7:53pm

Tue May 14, 2013
Bear Death

Bear Death Still a Mystery

A dead adult female bear found at a garbage enclosure the morning of Saturday, May 4th. A sanitation worker found the bear in the Two Creeks subdivision in Snowmass Village.
Credit Courtesy Colorado Division of Parks and Wildlife

The Colorado Division of Parks and Wildlife is still searching for who killed and dumped a female adult bear earlier this month. Aspen Public Radio’s Elise Thatcher checked on the latest in the investigation.

Wildlife officials say they haven’t gotten any breaks in the investigation of a bear killed and dumped in Snowmass Village. A sanitation worker found the adult female at a garbage drop off less than two weeks ago. That was in the Two Creeks subdivision. Bears are becoming more active in the Roaring Fork Valley as they come out of hibernation. Mike Porras is with the Division of Parks and Wildlife. He explains what the agency does know about the case.

“This was an adult sow, and it was wrapped in a tarp and wrapped in some rope. It was not tagged, it was not previously known to our offices as being a nuisance bear.”

The Division released a photo of the bear over the weekend, and there’s a pool of blood next it, on the tarmac. 

“Our officers believe it was killed sometime Friday evening of the 3rd of May and take it too that trash enclosure that night. Then of course it was discovered the next morning on the 4th. Right now what we’re releasing is the bear was shot twice. And at what appears to be close range. How it was shot is something that we’re not revealing because it is still under investigation.”

So the division isn’t saying what kind of gun... or ammunition... was used. Porras says that can be standard procedure. The Colorado Division of Parks and Wildlife does sometimes find out about wildlife being killed and abandoned. But in this case, it is unusual for the bear to be kind of packaged up. At this point Porras says there doesn’t appear to be a connection to a Carbondale man found guilty of killing a bear in or near the Pitkin County landfill last fall.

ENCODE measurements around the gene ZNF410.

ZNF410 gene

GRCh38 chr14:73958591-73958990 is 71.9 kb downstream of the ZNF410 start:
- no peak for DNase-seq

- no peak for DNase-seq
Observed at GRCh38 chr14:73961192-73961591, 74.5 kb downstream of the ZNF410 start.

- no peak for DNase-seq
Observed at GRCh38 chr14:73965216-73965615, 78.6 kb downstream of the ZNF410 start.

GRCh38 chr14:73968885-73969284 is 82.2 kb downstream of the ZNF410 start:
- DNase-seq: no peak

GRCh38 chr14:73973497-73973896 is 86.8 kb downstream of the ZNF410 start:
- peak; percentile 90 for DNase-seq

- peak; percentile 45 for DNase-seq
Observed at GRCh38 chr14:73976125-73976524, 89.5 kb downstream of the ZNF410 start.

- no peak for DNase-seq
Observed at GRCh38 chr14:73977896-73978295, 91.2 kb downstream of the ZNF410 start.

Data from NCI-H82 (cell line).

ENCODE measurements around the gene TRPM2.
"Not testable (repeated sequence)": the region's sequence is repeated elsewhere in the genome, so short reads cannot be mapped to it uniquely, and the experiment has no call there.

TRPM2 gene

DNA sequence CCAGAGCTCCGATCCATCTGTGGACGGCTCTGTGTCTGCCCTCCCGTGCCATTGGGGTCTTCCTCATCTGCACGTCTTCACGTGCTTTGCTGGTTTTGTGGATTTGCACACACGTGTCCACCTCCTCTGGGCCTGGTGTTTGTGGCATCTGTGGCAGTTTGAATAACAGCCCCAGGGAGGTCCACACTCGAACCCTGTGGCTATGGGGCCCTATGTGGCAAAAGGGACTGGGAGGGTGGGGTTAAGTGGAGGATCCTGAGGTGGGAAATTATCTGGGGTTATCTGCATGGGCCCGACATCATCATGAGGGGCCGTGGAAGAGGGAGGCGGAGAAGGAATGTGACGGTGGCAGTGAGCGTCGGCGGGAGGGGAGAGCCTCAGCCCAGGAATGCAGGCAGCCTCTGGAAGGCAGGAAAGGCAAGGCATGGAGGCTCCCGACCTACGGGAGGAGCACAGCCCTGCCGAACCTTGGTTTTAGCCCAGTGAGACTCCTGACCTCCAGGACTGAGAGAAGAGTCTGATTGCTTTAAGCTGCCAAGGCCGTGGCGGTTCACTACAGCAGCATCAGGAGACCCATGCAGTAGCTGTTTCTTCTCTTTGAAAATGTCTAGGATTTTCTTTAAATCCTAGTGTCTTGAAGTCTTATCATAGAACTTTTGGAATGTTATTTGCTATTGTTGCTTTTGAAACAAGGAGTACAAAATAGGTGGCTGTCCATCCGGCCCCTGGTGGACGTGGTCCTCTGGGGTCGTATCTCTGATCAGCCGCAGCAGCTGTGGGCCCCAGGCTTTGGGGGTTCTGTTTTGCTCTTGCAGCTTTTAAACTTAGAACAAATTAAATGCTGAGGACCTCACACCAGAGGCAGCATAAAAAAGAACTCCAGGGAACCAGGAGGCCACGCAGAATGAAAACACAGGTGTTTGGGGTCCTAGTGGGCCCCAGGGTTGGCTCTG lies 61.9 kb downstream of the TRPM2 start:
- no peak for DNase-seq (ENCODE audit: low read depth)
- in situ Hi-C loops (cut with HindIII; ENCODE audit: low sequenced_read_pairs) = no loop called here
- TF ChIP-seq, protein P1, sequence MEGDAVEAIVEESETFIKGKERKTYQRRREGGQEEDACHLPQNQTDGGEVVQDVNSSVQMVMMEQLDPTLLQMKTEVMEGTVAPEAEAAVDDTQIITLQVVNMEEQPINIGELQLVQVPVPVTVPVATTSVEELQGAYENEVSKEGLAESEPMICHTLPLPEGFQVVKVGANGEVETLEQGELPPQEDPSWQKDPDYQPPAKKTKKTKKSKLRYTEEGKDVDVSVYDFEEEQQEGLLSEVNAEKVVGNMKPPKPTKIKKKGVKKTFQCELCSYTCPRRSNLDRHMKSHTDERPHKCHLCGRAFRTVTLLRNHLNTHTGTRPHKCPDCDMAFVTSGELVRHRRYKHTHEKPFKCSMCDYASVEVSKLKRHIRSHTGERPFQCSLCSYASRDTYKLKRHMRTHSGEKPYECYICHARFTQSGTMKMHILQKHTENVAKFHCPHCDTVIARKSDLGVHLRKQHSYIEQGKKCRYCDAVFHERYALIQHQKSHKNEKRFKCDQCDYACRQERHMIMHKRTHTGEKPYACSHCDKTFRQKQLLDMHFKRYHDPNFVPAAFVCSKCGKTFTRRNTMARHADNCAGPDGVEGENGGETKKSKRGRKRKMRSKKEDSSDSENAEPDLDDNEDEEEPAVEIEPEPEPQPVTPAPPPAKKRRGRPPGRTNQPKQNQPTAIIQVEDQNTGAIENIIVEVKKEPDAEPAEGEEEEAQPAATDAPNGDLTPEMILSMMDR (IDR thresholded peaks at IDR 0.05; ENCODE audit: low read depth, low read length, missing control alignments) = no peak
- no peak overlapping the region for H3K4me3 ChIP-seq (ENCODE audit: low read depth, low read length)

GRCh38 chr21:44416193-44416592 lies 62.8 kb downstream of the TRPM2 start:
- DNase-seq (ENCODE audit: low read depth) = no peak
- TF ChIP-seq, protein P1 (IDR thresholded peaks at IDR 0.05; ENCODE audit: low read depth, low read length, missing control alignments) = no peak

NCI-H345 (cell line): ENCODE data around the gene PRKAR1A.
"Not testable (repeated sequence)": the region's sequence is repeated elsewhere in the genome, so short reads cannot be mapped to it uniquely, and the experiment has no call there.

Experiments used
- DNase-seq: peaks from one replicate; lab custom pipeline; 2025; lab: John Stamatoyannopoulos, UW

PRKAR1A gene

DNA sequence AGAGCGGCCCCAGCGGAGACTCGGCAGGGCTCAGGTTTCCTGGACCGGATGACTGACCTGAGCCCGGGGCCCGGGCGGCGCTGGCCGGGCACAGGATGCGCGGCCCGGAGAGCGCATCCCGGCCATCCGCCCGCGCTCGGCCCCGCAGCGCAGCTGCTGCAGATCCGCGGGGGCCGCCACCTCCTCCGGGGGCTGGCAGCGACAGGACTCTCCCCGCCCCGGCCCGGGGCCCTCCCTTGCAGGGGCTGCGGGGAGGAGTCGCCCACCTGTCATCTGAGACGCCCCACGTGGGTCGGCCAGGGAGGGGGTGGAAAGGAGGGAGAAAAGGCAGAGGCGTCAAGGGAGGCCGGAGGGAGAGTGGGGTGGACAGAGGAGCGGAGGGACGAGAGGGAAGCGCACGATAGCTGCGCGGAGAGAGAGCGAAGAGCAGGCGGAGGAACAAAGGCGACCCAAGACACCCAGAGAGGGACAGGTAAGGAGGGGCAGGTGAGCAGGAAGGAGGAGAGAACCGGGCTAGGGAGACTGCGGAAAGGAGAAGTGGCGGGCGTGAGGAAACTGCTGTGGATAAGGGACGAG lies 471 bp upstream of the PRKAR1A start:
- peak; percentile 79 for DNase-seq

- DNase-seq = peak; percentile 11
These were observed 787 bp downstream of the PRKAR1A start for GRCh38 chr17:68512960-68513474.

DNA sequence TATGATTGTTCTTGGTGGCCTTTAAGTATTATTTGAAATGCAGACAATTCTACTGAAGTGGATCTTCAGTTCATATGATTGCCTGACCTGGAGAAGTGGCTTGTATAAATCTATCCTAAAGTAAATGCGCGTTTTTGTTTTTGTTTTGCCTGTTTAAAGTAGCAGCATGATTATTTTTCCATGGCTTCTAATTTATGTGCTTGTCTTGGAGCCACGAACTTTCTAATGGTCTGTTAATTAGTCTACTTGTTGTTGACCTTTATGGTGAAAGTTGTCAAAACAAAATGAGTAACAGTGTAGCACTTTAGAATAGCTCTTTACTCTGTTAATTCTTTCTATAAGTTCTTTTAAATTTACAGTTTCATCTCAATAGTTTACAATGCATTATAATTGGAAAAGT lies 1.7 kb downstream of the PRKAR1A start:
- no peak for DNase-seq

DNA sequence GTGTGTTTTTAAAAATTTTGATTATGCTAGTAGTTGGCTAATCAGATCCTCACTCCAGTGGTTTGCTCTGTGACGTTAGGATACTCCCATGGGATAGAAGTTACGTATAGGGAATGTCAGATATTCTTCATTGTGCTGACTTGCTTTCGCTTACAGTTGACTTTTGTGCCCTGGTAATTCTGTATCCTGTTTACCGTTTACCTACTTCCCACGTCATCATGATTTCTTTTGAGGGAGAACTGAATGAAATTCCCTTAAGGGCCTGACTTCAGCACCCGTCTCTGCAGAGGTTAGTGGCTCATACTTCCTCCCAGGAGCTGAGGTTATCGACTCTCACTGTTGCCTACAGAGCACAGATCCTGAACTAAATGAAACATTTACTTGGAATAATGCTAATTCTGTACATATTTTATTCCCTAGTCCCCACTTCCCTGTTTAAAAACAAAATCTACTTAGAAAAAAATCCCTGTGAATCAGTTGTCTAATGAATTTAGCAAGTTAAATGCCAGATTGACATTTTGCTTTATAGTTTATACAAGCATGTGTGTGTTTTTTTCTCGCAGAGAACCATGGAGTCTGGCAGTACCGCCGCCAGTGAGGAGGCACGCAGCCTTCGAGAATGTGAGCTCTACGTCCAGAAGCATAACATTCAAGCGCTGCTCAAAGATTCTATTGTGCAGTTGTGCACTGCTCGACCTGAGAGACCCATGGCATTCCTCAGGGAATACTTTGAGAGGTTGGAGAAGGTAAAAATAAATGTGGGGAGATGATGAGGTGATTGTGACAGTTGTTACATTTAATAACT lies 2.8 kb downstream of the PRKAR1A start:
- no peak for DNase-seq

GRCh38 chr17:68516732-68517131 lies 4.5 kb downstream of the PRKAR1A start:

The town of Snowmass Village has been a little caught in the middle of the incident. When the sanitation worker found the bear, they called town officials—who then called the state wildlife agency. Kelly Vaughn the spokeswoman for Snowmass Village.

“We have heard discussions, definitely water cooler conversations. People agreed that this was a really unfortunate and kind of gruesome incident and kind of upsetting that something like this would happen in our backyard.”

But Vaughn says many believe the case will be solved. Division spokesman Mike Porras says that likely can happen with a tip from the public.

“We encourage everyone if they’ve seen any illegal wildlife activity, to either give their local Colorado Parks and Wildlife office a call. Or if they wish to remain anonymous, they can always call Operation Game Thief.”

[Operation Game Thief recording] “This line is strictly for contacting law enforcement personnel to report wildlife violations. If you have not reached this number in error, and would like to report a wildlife violation to Operation Game Thief, press two any time during this message.”

That hotline is a lot like Crime Stoppers--and right now there’s $500 reward for information leading to an arrest or citation related to the bear investigation. The organization Friends of the Aspen Animal Shelter is offering its own $1000 reward for information leading to arrest and prosecution.

Mike Porras explained what kinds of details could be helpful to the case.

“It can be something as simple as looking at the picture and recognizing the shape of the materials that were used. It could be a vehicle that was in an area that it typically isn’t. And sometimes people that commit these things will start to talk, and they’ll tell someone, and next thing you know it starts to get around. And if you hear that information certainly let us know.”

And if you’ve sent in a tip but haven’t heard back--keep in mind it can take months--even years before they’re solved. Most importantly, the Division really wants to talk to who killed the bear.

“The person has the opportunity to turn themselves in. And let us know what happened. We want to talk with the person and know what the circumstances were. And that’s very important, just to learn what may have happened to prompt this, to cause this.”

It is possible to kill a bear to protect someone--or livestock...and not have committed a crime. That may be unlikely in this case. What’s definitely illegal is killing a bear and not tell the state’s wildlife agency.